Patients were eligible if they were ≥ 18 years, and had no contraindications for transesophageal echocardiography. Trans-esophageal echocardiography was performed using transesophageal phased array transducer, Model PEF-510 MA Toshiba model UIDM-400-A applications (2B 708-097E*C). The oropharynx was anesthetized using 10% lidocaine hydrochloride spray. Echo contrast tests (agitated normal saline) were performed in the transverse and longitudinal image plane by injection of 5 mL of contrast into an antecubital vein, followed by flushing with 10 mL of normal saline to fully opacify the right atrium.

Before the examination, all participants were coached to perform a Valsalva maneuver just before the injection with release on command after arrival of contrast medium in the right atrium. A leftward deviation of the interatrial septum in the fossa ovalis region after arrival of echo contrast was required as a sign of a successful Valsalva maneuver (i.e., increased right atrial preload leads to right atrial pressure increase), otherwise contrast application was repeated. The foramen ovale was considered patent if contrast bubbles crossed the septum within four cardiac cycles after full opacification of the right atrium. Late appearance of contrast bubbles after more than four beats in the left atrium was consistent with transpulmonary shunting. A right-to-left shunt was graded according to the number of bubbles crossing the septum within four cardiac cycles after full opacification of the right atrium: small if only a few bubbles (i.e., fewer than five bubbles) passed, moderate if a cloud of bubbles passed, and large if there was intense opacification of the left atrium16.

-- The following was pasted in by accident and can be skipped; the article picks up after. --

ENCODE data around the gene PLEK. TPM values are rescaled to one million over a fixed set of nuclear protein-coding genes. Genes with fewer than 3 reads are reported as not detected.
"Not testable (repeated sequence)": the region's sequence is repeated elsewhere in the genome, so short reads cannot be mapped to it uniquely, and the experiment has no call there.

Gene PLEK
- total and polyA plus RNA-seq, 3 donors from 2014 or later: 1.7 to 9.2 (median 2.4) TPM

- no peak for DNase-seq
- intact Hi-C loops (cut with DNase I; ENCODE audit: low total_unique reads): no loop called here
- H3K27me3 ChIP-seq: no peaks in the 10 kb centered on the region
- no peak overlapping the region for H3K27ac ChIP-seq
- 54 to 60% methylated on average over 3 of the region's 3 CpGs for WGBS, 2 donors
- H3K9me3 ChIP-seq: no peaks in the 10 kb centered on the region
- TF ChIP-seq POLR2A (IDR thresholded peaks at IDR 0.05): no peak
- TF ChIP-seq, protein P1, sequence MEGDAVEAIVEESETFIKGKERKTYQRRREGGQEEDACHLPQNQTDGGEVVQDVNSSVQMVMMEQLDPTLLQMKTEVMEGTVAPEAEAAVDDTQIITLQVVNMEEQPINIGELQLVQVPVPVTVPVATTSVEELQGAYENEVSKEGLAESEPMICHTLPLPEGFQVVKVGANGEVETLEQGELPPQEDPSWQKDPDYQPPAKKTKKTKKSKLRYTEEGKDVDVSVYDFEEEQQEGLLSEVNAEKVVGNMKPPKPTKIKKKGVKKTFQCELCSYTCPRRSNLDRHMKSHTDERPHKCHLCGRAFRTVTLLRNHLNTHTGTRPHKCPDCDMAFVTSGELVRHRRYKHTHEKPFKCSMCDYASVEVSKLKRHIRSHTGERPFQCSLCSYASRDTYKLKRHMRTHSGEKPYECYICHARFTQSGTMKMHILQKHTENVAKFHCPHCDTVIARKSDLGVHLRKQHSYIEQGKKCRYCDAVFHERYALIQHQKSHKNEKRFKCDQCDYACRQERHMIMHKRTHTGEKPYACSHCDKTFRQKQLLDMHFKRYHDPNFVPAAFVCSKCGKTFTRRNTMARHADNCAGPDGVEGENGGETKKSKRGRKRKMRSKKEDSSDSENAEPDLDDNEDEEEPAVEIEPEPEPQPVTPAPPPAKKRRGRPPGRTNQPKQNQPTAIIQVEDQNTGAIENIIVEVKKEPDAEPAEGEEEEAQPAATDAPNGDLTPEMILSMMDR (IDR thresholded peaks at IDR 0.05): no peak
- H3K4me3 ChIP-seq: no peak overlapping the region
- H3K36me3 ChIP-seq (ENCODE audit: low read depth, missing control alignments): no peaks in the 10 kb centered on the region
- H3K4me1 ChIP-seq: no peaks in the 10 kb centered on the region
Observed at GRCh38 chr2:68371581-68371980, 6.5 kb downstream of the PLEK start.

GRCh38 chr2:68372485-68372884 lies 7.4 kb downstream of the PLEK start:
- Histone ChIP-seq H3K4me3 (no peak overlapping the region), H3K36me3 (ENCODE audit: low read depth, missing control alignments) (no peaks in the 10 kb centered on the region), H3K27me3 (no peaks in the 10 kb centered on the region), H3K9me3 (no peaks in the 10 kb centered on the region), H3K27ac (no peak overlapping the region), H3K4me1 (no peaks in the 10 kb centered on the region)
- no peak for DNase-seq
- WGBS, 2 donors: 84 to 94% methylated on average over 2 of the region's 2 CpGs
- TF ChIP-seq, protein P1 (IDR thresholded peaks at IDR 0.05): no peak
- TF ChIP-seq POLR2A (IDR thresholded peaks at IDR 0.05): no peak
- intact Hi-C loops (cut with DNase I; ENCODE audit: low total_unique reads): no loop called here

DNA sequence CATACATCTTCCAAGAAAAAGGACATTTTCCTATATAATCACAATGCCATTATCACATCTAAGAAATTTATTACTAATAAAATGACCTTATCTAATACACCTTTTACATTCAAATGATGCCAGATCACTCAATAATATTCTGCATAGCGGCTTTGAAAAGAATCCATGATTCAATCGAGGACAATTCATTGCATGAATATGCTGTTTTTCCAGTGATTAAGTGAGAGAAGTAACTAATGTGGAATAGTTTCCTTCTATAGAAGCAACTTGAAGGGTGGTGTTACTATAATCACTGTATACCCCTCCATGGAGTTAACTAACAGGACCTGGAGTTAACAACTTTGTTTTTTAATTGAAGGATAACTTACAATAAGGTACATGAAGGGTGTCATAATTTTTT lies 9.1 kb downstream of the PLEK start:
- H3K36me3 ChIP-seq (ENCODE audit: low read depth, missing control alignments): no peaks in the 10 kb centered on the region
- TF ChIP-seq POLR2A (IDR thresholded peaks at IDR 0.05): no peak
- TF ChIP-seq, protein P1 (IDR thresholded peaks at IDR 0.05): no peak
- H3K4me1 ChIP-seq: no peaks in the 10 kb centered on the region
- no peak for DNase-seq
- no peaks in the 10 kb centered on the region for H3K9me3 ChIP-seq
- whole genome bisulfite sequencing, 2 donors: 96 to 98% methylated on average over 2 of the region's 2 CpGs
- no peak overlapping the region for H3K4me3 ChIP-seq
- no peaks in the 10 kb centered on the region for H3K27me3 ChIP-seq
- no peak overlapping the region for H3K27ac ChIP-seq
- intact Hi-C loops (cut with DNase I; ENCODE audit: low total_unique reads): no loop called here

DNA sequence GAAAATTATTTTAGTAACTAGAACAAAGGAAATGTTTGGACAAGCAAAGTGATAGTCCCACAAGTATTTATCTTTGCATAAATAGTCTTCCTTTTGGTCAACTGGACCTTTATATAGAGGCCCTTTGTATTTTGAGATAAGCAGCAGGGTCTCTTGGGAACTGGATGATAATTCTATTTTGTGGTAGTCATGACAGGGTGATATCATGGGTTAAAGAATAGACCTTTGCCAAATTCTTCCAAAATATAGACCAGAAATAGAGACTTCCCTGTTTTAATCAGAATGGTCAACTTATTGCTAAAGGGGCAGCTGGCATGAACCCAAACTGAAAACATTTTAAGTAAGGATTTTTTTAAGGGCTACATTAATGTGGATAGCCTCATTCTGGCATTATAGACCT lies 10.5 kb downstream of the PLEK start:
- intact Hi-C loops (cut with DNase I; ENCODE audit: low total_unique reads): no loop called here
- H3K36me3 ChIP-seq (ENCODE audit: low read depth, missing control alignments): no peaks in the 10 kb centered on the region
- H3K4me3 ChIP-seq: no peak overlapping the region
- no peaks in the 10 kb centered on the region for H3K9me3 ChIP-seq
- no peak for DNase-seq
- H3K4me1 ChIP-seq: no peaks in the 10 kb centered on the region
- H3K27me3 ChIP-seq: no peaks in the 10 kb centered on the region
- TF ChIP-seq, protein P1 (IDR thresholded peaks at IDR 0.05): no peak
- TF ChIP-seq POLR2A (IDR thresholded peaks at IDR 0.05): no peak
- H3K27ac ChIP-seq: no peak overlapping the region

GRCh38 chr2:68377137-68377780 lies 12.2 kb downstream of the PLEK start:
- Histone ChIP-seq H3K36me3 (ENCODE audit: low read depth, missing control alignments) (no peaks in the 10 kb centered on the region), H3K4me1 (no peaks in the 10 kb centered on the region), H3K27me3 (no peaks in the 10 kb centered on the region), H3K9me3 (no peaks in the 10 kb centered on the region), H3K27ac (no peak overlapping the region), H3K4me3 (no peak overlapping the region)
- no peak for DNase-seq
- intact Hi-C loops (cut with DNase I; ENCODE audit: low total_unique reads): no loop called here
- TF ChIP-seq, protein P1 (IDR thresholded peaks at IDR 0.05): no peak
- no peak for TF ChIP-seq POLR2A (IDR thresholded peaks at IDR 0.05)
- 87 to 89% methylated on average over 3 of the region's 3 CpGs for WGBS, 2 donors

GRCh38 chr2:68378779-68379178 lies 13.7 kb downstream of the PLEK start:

The presence of a patent foramen ovale or any other cardiac shunt and their size were assessed offline by two observers unaware of the participant's identity and study group. If tolerated, sedative medication (midazolam) was only administered after the contrast studies to complete the echocardiographic assessment of heart chambers, valves, and great vessels. All participants underwent a full transesophageal echocardiography study.

 

Statistical analysis: